Appointments for pickups and/or deliveries are included in residential service fees, but you should have the means to determine if there will be a small extra cost from the carrier. Usually, a call can be made to the consignee for delivery within 30 minutes to an hour prior to truck arrival, but if you wish to hold it for appointment time, you will get a phone call and a precise time for pickup, instead of a 3-4 hour time window.
There are special regulations when shipping hazardous materials (HAZMAT). Anything that is considered flammable receives a small HAZMAT charge, and documentation will be needed to determine the UN (United Nations) number. Any active batteries will also need to be disconnected prior to pickup. Paint, fertilizer, glue and sealants, ammonia, or oil are all examples of commodities that are classified as HAZMAT.
Comprehensive insurance policies may be purchased to secure yourself against damages and losses. For new items, the liability included with a basic freight quote is set at $10/pound. For used or pre-owned items, that figure comes down to about $.10/pound. It’s important to ensure that you have accounted for the value of the commodity. Remember, the freight must still be prepared/palletized for shipping to qualify for coverage. Also, don’t forget to inspect for damages on arrival and notate anything visible to the delivery receipt when signing at delivery time.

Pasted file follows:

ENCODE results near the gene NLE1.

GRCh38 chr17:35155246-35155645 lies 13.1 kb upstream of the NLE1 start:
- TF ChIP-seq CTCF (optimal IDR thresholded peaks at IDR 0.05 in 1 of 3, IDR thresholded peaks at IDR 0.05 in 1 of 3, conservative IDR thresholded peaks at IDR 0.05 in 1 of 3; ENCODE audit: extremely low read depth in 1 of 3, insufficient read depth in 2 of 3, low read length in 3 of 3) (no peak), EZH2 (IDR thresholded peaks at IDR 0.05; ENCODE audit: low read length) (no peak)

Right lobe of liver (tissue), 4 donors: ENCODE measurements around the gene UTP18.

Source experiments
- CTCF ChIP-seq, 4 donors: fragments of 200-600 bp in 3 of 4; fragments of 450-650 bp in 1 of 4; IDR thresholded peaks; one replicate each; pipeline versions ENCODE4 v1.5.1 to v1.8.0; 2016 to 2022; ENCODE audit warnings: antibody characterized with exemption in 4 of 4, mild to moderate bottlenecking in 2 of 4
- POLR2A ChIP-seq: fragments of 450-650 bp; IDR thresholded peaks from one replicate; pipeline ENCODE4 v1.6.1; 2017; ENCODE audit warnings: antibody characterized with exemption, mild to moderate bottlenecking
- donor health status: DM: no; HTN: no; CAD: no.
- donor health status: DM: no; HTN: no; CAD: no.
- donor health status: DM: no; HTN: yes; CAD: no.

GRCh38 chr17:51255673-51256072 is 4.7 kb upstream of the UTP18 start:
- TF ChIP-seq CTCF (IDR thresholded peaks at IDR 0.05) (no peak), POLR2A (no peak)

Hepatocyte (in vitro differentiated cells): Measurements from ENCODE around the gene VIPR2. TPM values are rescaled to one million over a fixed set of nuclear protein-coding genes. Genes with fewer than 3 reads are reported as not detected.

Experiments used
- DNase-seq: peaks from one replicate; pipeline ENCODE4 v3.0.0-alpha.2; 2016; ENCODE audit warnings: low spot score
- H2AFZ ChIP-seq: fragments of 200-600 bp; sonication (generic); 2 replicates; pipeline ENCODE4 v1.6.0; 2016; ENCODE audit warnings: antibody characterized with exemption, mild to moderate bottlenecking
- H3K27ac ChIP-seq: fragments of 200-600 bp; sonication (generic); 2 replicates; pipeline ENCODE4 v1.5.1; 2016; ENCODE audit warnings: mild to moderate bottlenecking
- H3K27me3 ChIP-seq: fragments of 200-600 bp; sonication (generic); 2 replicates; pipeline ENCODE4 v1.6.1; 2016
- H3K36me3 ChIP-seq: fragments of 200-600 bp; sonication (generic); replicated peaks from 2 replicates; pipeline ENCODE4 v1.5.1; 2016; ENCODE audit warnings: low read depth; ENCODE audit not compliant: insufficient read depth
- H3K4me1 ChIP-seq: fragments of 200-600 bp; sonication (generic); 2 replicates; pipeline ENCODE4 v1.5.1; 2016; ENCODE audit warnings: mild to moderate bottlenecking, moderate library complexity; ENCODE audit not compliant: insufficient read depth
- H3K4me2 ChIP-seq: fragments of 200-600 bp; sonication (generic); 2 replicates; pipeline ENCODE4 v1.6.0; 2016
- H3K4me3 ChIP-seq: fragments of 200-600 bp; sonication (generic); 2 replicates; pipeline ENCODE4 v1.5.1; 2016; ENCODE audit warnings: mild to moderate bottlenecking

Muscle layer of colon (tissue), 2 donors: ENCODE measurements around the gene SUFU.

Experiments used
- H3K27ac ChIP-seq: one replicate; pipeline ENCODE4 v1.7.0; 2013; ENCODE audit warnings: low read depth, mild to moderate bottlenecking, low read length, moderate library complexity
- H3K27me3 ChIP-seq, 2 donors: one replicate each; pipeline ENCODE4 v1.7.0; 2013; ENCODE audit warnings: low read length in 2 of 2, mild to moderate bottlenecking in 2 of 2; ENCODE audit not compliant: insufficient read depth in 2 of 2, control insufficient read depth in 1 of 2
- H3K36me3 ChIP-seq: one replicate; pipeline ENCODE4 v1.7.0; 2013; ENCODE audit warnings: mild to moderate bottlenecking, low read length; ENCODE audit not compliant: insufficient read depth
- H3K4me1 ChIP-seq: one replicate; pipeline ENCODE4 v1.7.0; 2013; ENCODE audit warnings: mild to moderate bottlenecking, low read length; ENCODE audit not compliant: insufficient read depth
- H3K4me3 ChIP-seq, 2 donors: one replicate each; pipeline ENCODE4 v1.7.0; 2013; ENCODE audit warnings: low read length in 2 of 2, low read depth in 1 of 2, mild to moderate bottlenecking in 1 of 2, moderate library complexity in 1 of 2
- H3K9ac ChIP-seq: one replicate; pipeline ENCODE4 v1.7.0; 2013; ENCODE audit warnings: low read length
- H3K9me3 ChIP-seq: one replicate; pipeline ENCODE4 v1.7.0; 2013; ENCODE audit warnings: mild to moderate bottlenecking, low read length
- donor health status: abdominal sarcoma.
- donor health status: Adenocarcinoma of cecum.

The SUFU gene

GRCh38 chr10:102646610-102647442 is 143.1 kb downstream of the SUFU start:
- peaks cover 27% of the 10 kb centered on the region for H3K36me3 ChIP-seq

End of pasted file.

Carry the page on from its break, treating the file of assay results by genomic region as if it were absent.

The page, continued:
Occasionally, companies will ship over maximum weight and over-dimensional objects. These may require permits and, if applicable, police escorts for the driver. These are only in certain, special cases when the shipment is huge or occupies over 8 feet in width.
e. International ocean & air shipping